Linda York

About Linda York

Linda York is a senior vice president in the Syndicated division where she leads the Wealth Management Syndicated Research & Consulting practice. She has over 20 years of experience in financial services spanning responsibilities in finance, marketing and business strategy. Before joining Market Strategies, Linda was the practice director of Syndicated Research at Cogent Research, where she managed the product development and execution process for syndicated research projects and consulted with dozens of clients in the retail and institutional wealth management space. She earned an MBA in marketing from the University of Connecticut and a bachelor’s degree in mathematics from Mount Holyoke College. Linda is an avid equestrian and a two-time finisher of the Boston Marathon.

Plan Sponsors Look to Make Shifts in Investment Lineups

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Plan sponsors’ desire to reduce plan costs is substantially impacting their approach to investment menu design and their relationships with DC investment managers. But the impact of the resulting activity varies by plan as well as by asset manager. Overall, 7% of plan sponsors intend to add at least one manager to their investment lineup in the next year. At the same time, 2% plan to drop a manager and 16% intend to do a combination of adding and dropping managers, suggesting that the future is not necessarily secure for all firms.

Plan Sponsors Adding and Dropping Investment Managers

When asked specifically about the managers they will continue to use, 29% of plan sponsors intend to award new business to existing firms while only 15% plan to pull business away—evidence that plan sponsors are concentrating their assets with the smaller number of managers they know. Continue reading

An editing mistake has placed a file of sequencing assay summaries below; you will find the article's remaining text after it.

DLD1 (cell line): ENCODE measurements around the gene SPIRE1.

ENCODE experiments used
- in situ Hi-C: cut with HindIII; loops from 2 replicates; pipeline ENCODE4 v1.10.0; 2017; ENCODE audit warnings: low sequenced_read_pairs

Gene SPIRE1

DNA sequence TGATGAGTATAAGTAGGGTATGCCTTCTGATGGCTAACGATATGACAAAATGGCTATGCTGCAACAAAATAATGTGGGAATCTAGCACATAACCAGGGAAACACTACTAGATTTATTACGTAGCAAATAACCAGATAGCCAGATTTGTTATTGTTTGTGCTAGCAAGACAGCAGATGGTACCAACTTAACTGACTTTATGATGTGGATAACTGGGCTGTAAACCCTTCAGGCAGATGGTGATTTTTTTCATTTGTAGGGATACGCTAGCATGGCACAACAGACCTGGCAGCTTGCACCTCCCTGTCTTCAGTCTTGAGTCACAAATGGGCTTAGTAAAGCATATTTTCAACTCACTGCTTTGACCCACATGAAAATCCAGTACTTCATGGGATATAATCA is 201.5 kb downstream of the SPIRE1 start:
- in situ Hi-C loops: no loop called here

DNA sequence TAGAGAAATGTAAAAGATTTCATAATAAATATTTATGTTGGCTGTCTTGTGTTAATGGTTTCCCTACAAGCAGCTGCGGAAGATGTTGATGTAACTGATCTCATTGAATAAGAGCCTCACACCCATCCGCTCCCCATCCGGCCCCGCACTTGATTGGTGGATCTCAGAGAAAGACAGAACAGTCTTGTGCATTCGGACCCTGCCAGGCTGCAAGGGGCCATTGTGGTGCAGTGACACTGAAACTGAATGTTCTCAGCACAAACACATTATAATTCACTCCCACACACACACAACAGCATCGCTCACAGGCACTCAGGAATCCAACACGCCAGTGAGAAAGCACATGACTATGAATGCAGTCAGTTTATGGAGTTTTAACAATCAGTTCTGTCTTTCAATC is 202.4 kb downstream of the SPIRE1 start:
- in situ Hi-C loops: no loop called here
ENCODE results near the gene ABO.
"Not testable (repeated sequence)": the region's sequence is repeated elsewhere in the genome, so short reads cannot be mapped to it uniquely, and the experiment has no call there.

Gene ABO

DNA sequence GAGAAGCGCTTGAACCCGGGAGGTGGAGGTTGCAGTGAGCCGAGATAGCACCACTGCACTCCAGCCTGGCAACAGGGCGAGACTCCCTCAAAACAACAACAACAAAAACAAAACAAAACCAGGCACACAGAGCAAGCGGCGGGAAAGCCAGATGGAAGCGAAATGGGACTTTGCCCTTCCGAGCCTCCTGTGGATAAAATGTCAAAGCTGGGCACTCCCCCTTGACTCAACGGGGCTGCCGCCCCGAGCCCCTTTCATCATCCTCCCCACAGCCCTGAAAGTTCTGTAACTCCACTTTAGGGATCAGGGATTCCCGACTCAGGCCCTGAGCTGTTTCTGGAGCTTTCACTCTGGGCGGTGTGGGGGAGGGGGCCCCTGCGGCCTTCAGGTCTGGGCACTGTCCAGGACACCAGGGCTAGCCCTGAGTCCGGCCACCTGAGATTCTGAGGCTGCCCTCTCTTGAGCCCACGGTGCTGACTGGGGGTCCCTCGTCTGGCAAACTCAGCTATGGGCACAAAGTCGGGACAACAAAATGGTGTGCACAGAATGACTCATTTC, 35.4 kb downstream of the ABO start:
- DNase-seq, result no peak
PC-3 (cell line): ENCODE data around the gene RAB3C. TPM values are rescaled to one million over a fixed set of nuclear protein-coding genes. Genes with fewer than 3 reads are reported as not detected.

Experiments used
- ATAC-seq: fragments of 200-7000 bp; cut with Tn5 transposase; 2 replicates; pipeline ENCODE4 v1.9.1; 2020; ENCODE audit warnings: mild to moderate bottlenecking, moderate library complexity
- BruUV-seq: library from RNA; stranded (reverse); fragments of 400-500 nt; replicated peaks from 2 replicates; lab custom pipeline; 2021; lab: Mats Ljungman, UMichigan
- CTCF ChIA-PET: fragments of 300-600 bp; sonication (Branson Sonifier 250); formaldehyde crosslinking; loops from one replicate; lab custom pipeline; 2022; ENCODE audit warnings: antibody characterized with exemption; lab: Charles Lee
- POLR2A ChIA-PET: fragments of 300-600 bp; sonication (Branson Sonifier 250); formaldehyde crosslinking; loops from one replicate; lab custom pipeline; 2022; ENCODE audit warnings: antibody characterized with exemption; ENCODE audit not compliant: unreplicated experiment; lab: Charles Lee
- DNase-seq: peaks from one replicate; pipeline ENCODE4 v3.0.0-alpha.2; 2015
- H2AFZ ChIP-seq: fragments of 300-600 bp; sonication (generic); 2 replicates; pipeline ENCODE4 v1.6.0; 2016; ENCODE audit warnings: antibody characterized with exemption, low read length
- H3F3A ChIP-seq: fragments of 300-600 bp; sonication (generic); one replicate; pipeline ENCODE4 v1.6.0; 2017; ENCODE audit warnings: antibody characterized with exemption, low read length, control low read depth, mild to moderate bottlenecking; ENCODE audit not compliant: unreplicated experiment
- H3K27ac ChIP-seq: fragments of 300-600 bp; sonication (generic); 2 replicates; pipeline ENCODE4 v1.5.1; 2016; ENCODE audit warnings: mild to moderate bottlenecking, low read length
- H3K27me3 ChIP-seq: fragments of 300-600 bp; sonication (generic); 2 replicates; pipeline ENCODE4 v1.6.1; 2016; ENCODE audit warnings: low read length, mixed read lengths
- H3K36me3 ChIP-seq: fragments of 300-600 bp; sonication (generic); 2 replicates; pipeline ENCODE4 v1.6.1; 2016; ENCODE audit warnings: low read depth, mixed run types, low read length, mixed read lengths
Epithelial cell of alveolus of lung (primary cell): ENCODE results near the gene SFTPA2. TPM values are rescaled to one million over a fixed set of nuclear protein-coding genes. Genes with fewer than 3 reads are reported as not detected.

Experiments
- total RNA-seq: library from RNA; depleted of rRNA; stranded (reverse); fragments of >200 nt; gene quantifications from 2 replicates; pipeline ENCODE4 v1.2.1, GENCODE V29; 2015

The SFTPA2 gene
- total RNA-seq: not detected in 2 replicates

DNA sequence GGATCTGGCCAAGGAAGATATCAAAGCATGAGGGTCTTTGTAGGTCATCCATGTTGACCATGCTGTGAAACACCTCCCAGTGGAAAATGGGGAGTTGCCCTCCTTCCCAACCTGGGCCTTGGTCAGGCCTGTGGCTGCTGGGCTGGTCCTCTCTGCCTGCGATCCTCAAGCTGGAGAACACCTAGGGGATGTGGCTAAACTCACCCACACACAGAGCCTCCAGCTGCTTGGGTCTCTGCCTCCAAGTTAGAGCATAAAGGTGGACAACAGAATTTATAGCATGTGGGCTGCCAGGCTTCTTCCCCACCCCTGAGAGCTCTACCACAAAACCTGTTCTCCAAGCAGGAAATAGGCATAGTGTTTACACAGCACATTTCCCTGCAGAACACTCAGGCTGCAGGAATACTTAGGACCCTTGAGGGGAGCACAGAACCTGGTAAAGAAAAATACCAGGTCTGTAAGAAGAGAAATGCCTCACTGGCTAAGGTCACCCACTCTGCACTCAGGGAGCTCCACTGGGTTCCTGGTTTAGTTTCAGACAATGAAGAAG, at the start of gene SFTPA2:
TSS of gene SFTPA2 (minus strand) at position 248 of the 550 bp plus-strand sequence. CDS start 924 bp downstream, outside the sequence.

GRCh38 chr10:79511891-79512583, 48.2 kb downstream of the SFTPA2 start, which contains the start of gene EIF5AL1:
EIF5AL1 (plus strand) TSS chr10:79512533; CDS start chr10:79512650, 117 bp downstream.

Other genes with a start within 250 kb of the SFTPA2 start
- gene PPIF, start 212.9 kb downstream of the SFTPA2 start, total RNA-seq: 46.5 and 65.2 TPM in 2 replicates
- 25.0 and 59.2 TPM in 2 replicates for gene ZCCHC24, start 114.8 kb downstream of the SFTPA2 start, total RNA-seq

Institutions Sticking With an Active Approach

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Throughout 2016 and into 2017, there has been no shortage of news coverage on the shift of assets from actively managed to passively managed investments in the wealth management industry. With the heightened focus on investment-related fees and increased skepticism over active portfolio managers’ ability to outperform the market index over the long term, many industry pundits are projecting a massive consolidation of active asset managers in the future, with only the strong and the few able to survive.

Yet at least one segment of the market continues to offer opportunity for active managers: the institutional market.

In fact, our research conducted in Q4 2016 found that institutional investors were reaffirming their commitment to actively managed strategies a maintaining or even increasing their active asset allocation levels despite the uncertain political climate during the latter half of 2016. Continue reading

Institutions’ Growing Appetite for Risk

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The search for higher returns is the leading driver for asset allocation shifts


The 2016 US presidential election sparked waves of populism and uncertainty. For the financial markets, the possibility of a Trump presidency seemed to cause a risk-on mentality, as his tweets were met with positive market reactions. And even before the Dow Jones Industrial Average surpassed 20,000, institutional investors signaled they were also adding risk. The survey fielding of our US Institutional Investor Brandscape report, fielded from mid-October 2016 to early January 2017, gives us a unique snapshot of the reactions of institutional investors in a distinct period for all of us.

Both pensions and non-profits de-emphasized de-risking as a driver of asset allocation changes this year. While de-risking is less of an issue for non-profits compared with pensions, this finding corresponds to the risk-on market mentality. Importantly, de-risking was the leading driver of asset allocation shifts among pensions in previous years and $1 billion-plus pensions continue to focus on risk. At the same time, corporate defined benefit plans place greater emphasis on the search for higher yield at the expense of de-risking. Continue reading